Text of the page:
Sometime ago I uploaded a few original audio files to imeem, which was about the closest thing I could find to YouTube for audio -- hosting, plus a handy embeddable player. When imeem was merged into MySpace, the files vanished. Here again, what I'd prefer is to host audio on my own site, but with a full-featured player to make them easy for BatesLine readers to access.

For several years, BatesLine used NewsGator as an aggregator of the latest headlines from favorite blogs on the BatesLine blogroll. NewsGator dropped the service, and the only obvious alternative was Google Reader. I'm happy to have the service, but I miss the greater customization provided by NewsGator.

I love Flickr (although I'm way behind on uploading photos), but here's another risk of losing data in the cloud. I'm not worried about losing my photos -- they're backed up in multiple places -- but I'd hate to lose the metadata (sets, collections, descriptions, geocoding, tags), which would take a long time to recreate.

Twitter has pretty much taken the place of my old linkblog, because it's so quick and easy to retweet an interesting link. The downside is that old tweets aren't easily accessible and very old tweets aren't accessible at all. Adding to the problem: The links in the tweets are dependent on the continued existence and goodwill of the link-shortener sites, many of which are in a top-level domain controlled by the Libyan government of Moammar Gadhafi. What I need is a way to query the Twitter API to get all my tweets, to query the APIs of the link-shortener services to resolve their links to direct, long links, and to convert all that data into some form that I can import into my linkblog database.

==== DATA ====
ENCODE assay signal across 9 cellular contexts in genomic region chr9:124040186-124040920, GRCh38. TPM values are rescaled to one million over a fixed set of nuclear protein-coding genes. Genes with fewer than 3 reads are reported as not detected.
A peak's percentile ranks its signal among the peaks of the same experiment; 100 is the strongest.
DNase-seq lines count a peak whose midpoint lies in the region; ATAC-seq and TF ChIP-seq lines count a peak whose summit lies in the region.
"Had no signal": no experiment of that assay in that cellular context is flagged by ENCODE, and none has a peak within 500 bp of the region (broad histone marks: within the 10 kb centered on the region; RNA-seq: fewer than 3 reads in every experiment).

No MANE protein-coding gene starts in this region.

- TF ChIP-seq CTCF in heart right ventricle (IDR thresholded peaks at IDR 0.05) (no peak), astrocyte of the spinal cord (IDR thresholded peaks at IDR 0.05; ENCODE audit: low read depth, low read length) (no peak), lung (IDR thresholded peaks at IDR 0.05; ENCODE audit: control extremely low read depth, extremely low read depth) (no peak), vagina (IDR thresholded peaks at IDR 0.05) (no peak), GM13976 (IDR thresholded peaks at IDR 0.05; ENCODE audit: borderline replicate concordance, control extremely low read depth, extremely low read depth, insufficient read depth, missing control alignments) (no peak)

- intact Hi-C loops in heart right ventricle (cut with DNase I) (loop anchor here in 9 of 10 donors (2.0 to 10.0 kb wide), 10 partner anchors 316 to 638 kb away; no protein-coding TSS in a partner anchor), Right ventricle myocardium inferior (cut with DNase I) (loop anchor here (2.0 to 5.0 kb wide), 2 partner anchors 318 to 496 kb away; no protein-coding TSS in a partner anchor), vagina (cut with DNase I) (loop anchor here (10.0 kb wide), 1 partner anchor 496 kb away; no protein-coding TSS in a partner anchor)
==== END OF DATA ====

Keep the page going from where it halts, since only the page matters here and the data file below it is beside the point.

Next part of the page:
Cloud services will continue to offer irresistible tools that make it easy to tag, connect, and organize your data, but there's something to be said for entirely self-hosted content, where the hosting provider gives you a hard drive, a web server and a pipe to the internet, and you provide and control everything else.

If you're a blogger or a web programmer and have any recommendations, I'm all ears.

UPDATE: Two good suggestions from the comments for self-hosting video:

Adam writes:

Michael, I've had good luck with It has both HTML5 and Flash players which is good for serving video to mobile users. The biggest issue in self-hosting video is bandwidth usage. You might want to double-check what kind of bandwidth limits your hosting account has and whether self-hosting the video will impact that limit.

DavidS suggests LongTail Video's JW Player. Looks like it will handle MP3 audio as well as video, and like videojs it can handle both Flash and HTML5.